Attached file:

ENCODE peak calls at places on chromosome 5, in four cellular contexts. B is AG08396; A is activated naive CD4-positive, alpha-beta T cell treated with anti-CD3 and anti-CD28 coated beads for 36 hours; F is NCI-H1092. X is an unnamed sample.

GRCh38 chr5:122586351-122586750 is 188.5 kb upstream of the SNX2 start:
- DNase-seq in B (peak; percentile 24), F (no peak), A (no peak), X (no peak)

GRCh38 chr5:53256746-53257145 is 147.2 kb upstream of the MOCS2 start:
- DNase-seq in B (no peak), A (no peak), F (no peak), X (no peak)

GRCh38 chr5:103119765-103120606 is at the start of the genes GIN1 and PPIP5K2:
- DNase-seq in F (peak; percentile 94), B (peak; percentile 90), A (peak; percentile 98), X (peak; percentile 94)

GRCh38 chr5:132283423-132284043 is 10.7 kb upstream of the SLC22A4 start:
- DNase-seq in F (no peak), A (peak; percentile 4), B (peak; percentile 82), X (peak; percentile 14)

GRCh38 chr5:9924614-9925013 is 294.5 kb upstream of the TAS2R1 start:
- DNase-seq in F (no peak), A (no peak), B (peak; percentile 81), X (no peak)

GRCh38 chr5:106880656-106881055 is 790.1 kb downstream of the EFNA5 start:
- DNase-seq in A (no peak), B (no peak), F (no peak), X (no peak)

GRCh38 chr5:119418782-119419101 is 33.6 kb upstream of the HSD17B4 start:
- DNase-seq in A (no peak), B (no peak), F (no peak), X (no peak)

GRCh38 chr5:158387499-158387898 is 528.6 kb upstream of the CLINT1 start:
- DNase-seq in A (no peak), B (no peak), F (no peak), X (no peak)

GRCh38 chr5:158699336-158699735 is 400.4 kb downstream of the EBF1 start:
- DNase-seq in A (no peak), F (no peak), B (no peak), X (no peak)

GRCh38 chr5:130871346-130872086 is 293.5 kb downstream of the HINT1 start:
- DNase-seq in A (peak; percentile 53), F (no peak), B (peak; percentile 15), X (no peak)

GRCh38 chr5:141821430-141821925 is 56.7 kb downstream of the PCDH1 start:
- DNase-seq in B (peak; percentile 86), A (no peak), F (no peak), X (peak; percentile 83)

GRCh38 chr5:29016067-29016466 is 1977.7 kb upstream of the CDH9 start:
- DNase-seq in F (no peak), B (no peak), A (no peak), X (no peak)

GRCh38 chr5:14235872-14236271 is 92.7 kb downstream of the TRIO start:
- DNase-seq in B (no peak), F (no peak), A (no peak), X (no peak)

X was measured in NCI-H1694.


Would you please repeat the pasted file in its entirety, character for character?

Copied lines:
ENCODE peak calls at places on chromosome 5, in four cellular contexts. B is AG08396; A is activated naive CD4-positive, alpha-beta T cell treated with anti-CD3 and anti-CD28 coated beads for 36 hours; F is NCI-H1092. X is an unnamed sample.

GRCh38 chr5:122586351-122586750 is 188.5 kb upstream of the SNX2 start:
- DNase-seq in B (peak; percentile 24), F (no peak), A (no peak), X (no peak)

GRCh38 chr5:53256746-53257145 is 147.2 kb upstream of the MOCS2 start:
- DNase-seq in B (no peak), A (no peak), F (no peak), X (no peak)

GRCh38 chr5:103119765-103120606 is at the start of the genes GIN1 and PPIP5K2:
- DNase-seq in F (peak; percentile 94), B (peak; percentile 90), A (peak; percentile 98), X (peak; percentile 94)

GRCh38 chr5:132283423-132284043 is 10.7 kb upstream of the SLC22A4 start:
- DNase-seq in F (no peak), A (peak; percentile 4), B (peak; percentile 82), X (peak; percentile 14)

GRCh38 chr5:9924614-9925013 is 294.5 kb upstream of the TAS2R1 start:
- DNase-seq in F (no peak), A (no peak), B (peak; percentile 81), X (no peak)

GRCh38 chr5:106880656-106881055 is 790.1 kb downstream of the EFNA5 start:
- DNase-seq in A (no peak), B (no peak), F (no peak), X (no peak)

GRCh38 chr5:119418782-119419101 is 33.6 kb upstream of the HSD17B4 start:
- DNase-seq in A (no peak), B (no peak), F (no peak), X (no peak)

GRCh38 chr5:158387499-158387898 is 528.6 kb upstream of the CLINT1 start:
- DNase-seq in A (no peak), B (no peak), F (no peak), X (no peak)

GRCh38 chr5:158699336-158699735 is 400.4 kb downstream of the EBF1 start:
- DNase-seq in A (no peak), F (no peak), B (no peak), X (no peak)

GRCh38 chr5:130871346-130872086 is 293.5 kb downstream of the HINT1 start:
- DNase-seq in A (peak; percentile 53), F (no peak), B (peak; percentile 15), X (no peak)

GRCh38 chr5:141821430-141821925 is 56.7 kb downstream of the PCDH1 start:
- DNase-seq in B (peak; percentile 86), A (no peak), F (no peak), X (peak; percentile 83)

GRCh38 chr5:29016067-29016466 is 1977.7 kb upstream of the CDH9 start:
- DNase-seq in F (no peak), B (no peak), A (no peak), X (no peak)

GRCh38 chr5:14235872-14236271 is 92.7 kb downstream of the TRIO start:
- DNase-seq in B (no peak), F (no peak), A (no peak), X (no peak)

X was measured in NCI-H1694.